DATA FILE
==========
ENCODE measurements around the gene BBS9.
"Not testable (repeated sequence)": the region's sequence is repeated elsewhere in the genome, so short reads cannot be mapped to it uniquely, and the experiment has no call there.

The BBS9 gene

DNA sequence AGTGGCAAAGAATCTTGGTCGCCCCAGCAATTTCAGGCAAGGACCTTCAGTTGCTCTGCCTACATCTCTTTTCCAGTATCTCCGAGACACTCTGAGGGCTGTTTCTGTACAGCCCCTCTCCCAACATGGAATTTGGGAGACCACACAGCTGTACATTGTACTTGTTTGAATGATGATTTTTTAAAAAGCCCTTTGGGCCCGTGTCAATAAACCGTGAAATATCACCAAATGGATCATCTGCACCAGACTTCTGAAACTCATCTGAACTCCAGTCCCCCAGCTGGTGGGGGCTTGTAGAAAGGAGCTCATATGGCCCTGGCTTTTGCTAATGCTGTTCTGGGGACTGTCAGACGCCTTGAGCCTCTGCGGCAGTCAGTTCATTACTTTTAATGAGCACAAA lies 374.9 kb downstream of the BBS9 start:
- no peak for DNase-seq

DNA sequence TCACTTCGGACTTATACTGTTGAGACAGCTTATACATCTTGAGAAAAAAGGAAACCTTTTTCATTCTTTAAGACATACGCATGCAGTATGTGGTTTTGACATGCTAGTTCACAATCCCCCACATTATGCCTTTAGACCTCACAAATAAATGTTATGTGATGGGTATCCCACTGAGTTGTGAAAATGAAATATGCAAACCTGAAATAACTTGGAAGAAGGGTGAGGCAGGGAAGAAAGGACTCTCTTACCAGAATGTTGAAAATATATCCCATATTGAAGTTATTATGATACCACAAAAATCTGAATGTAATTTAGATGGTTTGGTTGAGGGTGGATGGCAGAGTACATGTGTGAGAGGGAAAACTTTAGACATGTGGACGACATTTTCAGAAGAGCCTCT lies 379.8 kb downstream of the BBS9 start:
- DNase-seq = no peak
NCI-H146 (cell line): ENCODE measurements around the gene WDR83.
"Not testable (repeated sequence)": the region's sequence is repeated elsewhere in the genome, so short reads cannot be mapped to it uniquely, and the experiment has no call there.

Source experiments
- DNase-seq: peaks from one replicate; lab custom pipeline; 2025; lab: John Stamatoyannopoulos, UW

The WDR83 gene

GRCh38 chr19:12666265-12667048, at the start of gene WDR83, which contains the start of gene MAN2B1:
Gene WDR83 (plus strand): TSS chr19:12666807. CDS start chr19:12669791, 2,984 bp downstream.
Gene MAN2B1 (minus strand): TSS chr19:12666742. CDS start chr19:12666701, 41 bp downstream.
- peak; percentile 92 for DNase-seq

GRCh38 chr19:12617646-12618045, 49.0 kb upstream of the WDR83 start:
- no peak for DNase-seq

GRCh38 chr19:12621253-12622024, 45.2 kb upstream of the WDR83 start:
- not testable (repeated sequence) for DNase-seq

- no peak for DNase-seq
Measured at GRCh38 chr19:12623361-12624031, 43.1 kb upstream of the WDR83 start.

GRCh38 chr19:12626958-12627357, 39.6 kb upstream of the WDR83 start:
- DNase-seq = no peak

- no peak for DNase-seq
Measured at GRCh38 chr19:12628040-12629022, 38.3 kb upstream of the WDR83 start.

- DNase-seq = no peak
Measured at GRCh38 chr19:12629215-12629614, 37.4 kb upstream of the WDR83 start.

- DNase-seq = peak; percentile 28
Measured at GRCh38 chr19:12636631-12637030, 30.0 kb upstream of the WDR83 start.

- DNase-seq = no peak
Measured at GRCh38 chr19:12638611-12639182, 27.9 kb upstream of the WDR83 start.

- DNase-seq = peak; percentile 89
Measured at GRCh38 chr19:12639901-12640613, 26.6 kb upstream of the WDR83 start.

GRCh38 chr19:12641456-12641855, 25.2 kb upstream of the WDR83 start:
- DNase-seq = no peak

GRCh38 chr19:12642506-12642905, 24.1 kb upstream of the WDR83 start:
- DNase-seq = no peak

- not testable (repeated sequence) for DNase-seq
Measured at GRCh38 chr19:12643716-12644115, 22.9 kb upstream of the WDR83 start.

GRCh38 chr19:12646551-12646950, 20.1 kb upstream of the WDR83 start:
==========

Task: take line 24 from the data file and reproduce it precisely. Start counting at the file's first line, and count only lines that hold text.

- DNase-seq = no peak